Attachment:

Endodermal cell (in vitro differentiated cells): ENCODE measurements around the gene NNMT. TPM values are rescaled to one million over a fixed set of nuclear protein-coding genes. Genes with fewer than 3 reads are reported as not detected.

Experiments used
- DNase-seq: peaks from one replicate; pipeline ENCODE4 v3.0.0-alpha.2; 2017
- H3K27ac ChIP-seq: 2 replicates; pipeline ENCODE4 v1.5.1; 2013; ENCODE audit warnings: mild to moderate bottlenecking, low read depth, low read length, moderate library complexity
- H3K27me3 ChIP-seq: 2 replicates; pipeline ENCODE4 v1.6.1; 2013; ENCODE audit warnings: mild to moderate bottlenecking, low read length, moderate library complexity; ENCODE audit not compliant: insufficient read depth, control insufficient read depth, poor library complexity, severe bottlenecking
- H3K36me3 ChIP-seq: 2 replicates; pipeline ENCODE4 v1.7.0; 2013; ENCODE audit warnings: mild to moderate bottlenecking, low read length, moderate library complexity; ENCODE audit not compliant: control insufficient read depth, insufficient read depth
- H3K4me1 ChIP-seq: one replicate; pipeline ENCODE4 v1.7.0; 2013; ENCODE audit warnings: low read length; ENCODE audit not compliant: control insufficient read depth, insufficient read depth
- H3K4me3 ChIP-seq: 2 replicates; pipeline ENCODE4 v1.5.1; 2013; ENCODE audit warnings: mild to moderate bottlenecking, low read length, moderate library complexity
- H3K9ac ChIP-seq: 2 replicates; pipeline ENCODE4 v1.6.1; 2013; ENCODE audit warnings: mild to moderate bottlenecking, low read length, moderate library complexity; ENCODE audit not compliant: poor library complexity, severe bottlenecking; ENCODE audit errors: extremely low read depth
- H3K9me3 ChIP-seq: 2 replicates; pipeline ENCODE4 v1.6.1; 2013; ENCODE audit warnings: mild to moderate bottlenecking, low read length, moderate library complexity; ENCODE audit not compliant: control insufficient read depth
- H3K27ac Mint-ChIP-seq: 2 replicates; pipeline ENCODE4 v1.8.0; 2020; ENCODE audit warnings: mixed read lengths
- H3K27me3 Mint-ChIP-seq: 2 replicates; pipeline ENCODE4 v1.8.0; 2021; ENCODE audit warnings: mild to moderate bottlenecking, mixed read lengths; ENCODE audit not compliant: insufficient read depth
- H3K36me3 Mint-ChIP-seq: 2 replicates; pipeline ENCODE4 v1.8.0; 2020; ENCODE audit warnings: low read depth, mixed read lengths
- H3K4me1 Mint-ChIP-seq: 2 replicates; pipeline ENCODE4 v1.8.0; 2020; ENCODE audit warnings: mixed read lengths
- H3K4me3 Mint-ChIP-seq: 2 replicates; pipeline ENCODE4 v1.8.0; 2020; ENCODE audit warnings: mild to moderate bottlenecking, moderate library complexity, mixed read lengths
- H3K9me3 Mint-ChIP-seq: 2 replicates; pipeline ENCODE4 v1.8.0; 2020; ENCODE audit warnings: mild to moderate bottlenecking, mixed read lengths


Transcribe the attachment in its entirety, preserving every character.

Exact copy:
Endodermal cell (in vitro differentiated cells): ENCODE measurements around the gene NNMT. TPM values are rescaled to one million over a fixed set of nuclear protein-coding genes. Genes with fewer than 3 reads are reported as not detected.

Experiments used
- DNase-seq: peaks from one replicate; pipeline ENCODE4 v3.0.0-alpha.2; 2017
- H3K27ac ChIP-seq: 2 replicates; pipeline ENCODE4 v1.5.1; 2013; ENCODE audit warnings: mild to moderate bottlenecking, low read depth, low read length, moderate library complexity
- H3K27me3 ChIP-seq: 2 replicates; pipeline ENCODE4 v1.6.1; 2013; ENCODE audit warnings: mild to moderate bottlenecking, low read length, moderate library complexity; ENCODE audit not compliant: insufficient read depth, control insufficient read depth, poor library complexity, severe bottlenecking
- H3K36me3 ChIP-seq: 2 replicates; pipeline ENCODE4 v1.7.0; 2013; ENCODE audit warnings: mild to moderate bottlenecking, low read length, moderate library complexity; ENCODE audit not compliant: control insufficient read depth, insufficient read depth
- H3K4me1 ChIP-seq: one replicate; pipeline ENCODE4 v1.7.0; 2013; ENCODE audit warnings: low read length; ENCODE audit not compliant: control insufficient read depth, insufficient read depth
- H3K4me3 ChIP-seq: 2 replicates; pipeline ENCODE4 v1.5.1; 2013; ENCODE audit warnings: mild to moderate bottlenecking, low read length, moderate library complexity
- H3K9ac ChIP-seq: 2 replicates; pipeline ENCODE4 v1.6.1; 2013; ENCODE audit warnings: mild to moderate bottlenecking, low read length, moderate library complexity; ENCODE audit not compliant: poor library complexity, severe bottlenecking; ENCODE audit errors: extremely low read depth
- H3K9me3 ChIP-seq: 2 replicates; pipeline ENCODE4 v1.6.1; 2013; ENCODE audit warnings: mild to moderate bottlenecking, low read length, moderate library complexity; ENCODE audit not compliant: control insufficient read depth
- H3K27ac Mint-ChIP-seq: 2 replicates; pipeline ENCODE4 v1.8.0; 2020; ENCODE audit warnings: mixed read lengths
- H3K27me3 Mint-ChIP-seq: 2 replicates; pipeline ENCODE4 v1.8.0; 2021; ENCODE audit warnings: mild to moderate bottlenecking, mixed read lengths; ENCODE audit not compliant: insufficient read depth
- H3K36me3 Mint-ChIP-seq: 2 replicates; pipeline ENCODE4 v1.8.0; 2020; ENCODE audit warnings: low read depth, mixed read lengths
- H3K4me1 Mint-ChIP-seq: 2 replicates; pipeline ENCODE4 v1.8.0; 2020; ENCODE audit warnings: mixed read lengths
- H3K4me3 Mint-ChIP-seq: 2 replicates; pipeline ENCODE4 v1.8.0; 2020; ENCODE audit warnings: mild to moderate bottlenecking, moderate library complexity, mixed read lengths
- H3K9me3 Mint-ChIP-seq: 2 replicates; pipeline ENCODE4 v1.8.0; 2020; ENCODE audit warnings: mild to moderate bottlenecking, mixed read lengths